Review: My Old True Love by Sheila Kay Adams

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Writing prose about music is, to borrow an analogy, dangerously close to trying to teach a fish to ride a bicycle. If you could say it in regular words, there’d be no need to sing it. And music can do some things far more efficiently than any other art form. For example, it takes over seven hours to tell the three-generation story of the Corleones in the three Godfather films; Steve Earle covers the same amount of territory in less than five minutes in his song “Copperhead Road.” So really, the best a prose writer can do is try to describe the effect music has on the people who create it, and hear it.

The list of novels that do that well is fairly short. One of them, P.F. Kluge’s Eddie and the Cruisers, I reviewed here. Another, Lee Smith’s The Devil’s Dream, is on deck for a re-read and review in the near future. And Sheila Kay Adams’ My Old True Love is a third, one set in the Appalachian Mountains and about, among other things, the way songs can often speak for us when regular words fail.

Set in the years before, during and after the Civil War, it tells of two men, Larkin and Hackley, and the woman they both love, Mary. But it’s told by Arty, Hackley’s sister and Larkin’s foster mother, who’s barely older than they are. And it encompasses many aspects of the South that don’t get much attention, such as the idea that not every Southerner was gung-ho for secession or Civil War. And woven throughout all this is the music they sing, listen to, and share.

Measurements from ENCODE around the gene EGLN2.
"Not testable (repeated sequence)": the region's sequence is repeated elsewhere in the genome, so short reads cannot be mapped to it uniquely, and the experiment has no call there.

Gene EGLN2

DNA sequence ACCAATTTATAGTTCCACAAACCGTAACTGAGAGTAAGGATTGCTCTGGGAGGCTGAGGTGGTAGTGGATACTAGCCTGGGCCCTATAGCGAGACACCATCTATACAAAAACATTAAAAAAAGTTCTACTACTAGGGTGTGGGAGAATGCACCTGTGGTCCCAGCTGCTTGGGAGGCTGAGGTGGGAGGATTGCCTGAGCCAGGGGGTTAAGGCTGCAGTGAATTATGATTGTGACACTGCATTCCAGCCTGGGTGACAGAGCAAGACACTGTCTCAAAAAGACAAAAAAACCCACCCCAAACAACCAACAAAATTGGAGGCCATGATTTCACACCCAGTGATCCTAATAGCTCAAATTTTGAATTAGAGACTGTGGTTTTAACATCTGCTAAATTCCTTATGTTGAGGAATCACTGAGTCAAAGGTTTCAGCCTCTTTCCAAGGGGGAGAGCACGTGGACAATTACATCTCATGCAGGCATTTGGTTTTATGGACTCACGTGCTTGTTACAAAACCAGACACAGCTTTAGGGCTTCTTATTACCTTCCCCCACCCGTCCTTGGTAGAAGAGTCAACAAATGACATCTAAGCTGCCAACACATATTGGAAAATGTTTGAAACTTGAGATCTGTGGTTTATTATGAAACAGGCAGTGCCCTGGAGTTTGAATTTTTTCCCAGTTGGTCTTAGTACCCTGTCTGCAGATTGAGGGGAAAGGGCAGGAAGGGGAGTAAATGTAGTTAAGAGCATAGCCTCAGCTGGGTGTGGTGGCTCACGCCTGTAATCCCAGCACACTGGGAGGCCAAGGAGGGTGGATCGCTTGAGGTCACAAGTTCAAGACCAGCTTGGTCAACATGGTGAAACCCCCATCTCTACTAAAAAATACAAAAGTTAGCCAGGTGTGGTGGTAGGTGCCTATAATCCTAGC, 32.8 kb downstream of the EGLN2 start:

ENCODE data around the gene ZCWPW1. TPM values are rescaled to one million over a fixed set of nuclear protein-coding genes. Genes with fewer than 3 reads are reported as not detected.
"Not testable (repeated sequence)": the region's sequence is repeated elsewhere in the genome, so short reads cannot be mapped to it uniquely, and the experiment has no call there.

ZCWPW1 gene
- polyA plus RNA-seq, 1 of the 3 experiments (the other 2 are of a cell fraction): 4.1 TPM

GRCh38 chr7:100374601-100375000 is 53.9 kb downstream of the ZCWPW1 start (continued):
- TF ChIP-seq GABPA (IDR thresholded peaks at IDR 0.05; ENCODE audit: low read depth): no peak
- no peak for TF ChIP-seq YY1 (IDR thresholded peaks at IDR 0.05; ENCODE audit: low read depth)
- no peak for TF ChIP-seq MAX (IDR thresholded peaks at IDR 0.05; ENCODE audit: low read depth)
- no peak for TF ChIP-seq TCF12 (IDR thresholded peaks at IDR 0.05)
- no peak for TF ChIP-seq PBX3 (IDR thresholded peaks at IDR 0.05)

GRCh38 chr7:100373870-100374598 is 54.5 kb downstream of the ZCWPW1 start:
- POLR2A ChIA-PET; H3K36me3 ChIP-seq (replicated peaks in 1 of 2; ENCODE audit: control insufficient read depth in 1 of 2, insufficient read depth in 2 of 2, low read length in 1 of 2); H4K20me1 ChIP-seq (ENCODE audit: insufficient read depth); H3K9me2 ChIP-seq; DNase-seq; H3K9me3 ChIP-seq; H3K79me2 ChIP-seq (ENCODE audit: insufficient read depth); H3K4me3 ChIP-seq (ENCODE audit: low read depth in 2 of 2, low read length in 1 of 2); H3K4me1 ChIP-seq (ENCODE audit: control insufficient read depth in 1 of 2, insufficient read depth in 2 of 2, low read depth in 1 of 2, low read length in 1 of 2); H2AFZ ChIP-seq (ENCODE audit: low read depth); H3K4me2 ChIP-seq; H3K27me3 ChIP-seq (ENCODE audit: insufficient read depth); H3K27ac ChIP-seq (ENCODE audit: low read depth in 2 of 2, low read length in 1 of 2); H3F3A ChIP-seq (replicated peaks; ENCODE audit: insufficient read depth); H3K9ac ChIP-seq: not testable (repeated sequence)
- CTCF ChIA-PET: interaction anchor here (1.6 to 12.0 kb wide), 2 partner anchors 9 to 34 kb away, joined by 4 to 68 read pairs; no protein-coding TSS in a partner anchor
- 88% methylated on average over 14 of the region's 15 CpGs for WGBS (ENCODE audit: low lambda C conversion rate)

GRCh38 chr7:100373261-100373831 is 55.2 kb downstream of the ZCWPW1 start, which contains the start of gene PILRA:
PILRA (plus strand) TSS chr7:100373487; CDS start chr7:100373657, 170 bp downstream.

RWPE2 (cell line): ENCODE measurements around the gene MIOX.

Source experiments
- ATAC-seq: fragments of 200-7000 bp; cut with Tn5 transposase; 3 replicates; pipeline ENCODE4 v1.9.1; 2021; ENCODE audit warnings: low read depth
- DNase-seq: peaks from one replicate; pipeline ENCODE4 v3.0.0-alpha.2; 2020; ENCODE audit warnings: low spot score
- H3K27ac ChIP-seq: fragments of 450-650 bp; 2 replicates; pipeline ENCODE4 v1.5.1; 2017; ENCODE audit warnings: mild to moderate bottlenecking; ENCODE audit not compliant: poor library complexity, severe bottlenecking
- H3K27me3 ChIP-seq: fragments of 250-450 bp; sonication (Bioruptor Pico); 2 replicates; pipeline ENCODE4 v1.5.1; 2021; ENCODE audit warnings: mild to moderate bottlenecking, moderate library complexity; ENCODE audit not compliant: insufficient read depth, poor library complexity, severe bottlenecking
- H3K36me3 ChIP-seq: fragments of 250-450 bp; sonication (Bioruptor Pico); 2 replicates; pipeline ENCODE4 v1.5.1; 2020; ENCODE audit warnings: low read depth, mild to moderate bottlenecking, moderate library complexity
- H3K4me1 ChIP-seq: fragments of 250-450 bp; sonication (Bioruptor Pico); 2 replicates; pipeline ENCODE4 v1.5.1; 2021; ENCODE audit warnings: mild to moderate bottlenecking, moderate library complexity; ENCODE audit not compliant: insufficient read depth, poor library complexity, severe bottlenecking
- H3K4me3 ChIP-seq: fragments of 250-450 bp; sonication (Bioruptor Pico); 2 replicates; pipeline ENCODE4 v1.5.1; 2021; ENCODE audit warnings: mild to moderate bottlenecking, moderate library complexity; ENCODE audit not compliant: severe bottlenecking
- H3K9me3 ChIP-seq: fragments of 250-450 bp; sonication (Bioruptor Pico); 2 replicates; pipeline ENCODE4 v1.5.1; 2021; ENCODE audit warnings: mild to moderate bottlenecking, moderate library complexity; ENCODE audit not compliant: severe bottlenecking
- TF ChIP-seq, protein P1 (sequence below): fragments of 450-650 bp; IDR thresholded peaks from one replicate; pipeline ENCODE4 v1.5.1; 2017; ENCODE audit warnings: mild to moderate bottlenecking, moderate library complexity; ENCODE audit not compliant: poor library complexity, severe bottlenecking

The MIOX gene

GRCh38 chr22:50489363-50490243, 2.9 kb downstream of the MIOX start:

Sheila Kay is uniquely qualified to write this novel.  She’s a professional storyteller and noted ballad singer; you can find my review of a documentary that features her here. Further, she’s so embedded (by history, biology and choice) in the region she describes that the book reads more like a memoir than fiction. She brings Arty to life in a way that’s astounding in its simplicity and vividness.

And the story does not evolve in the way you expect. In fact, there’s a glorious moment near the end where one character says something very simple, but it has the effect of turning the reader’s expectations entirely around. It works the same way the climax of the Scorsese film The Color of Money works: by making you suddenly realize this isn’t the story you thought it was going to be, and yet now that you know, you can see that it could be no other story.

I write about Appalachia in my Tufa novels, and my father’s family comes from the region. But Sheila Kay lives and breathes what she writes, and because of that, there’s an amazing depth and verisimilitude to her words. In My Old True Love, she brings it to life and shares it with us, just as the folks in her stories share the songs they learn. And believe me, the book sings.

 

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